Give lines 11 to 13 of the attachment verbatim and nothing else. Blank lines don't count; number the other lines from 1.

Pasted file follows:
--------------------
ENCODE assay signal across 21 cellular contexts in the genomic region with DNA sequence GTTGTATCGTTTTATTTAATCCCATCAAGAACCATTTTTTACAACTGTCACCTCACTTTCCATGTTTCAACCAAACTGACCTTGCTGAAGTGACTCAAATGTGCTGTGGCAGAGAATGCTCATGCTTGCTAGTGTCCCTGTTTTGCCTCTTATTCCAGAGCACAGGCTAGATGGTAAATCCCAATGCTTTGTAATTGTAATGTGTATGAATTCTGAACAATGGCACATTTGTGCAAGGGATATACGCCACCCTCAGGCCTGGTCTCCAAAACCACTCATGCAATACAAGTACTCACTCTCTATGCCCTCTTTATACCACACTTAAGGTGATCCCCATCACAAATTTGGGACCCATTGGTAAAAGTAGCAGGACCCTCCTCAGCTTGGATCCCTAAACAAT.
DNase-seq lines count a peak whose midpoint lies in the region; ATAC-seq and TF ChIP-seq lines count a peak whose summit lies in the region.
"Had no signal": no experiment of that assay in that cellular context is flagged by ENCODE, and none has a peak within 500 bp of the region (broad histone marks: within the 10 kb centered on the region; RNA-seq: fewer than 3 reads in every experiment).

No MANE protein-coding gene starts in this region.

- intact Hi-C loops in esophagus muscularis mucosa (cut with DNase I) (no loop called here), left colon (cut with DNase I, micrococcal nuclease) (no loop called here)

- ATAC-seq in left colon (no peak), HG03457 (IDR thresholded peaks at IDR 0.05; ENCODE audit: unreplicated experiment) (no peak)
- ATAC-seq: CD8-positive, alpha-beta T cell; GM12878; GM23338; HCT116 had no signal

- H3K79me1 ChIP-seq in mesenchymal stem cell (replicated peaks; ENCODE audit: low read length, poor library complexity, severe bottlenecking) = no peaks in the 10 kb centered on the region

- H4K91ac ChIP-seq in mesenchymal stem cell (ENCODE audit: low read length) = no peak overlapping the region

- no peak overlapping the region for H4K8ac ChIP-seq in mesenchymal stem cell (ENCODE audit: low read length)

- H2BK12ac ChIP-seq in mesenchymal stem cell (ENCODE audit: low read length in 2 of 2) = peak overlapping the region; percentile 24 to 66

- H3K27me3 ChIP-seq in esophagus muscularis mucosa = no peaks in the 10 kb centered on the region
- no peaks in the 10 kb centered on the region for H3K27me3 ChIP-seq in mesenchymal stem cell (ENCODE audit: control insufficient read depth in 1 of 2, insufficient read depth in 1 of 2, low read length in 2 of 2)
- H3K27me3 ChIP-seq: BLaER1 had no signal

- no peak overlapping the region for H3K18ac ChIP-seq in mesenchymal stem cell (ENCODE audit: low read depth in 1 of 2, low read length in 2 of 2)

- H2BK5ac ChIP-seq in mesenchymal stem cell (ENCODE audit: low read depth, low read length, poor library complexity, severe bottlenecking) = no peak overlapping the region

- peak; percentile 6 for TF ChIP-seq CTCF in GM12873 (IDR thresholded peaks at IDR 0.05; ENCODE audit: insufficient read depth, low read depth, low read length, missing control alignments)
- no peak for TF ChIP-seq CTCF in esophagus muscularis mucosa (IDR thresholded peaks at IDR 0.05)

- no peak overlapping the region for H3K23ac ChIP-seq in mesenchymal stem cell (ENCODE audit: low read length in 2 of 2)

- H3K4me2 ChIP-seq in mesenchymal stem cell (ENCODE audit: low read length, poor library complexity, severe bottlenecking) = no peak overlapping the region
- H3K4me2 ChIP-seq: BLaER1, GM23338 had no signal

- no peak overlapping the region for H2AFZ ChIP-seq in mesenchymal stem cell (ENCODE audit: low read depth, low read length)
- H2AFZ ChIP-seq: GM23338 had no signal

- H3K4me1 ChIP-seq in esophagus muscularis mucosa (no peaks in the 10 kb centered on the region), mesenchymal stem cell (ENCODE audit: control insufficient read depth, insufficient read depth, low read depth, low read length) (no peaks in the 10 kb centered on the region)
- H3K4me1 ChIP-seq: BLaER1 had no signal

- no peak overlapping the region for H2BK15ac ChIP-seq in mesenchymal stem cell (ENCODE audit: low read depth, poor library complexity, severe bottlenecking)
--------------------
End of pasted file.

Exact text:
- H2BK12ac ChIP-seq in mesenchymal stem cell (ENCODE audit: low read length in 2 of 2) = peak overlapping the region; percentile 24 to 66

- H3K27me3 ChIP-seq in esophagus muscularis mucosa = no peaks in the 10 kb centered on the region
- no peaks in the 10 kb centered on the region for H3K27me3 ChIP-seq in mesenchymal stem cell (ENCODE audit: control insufficient read depth in 1 of 2, insufficient read depth in 1 of 2, low read length in 2 of 2)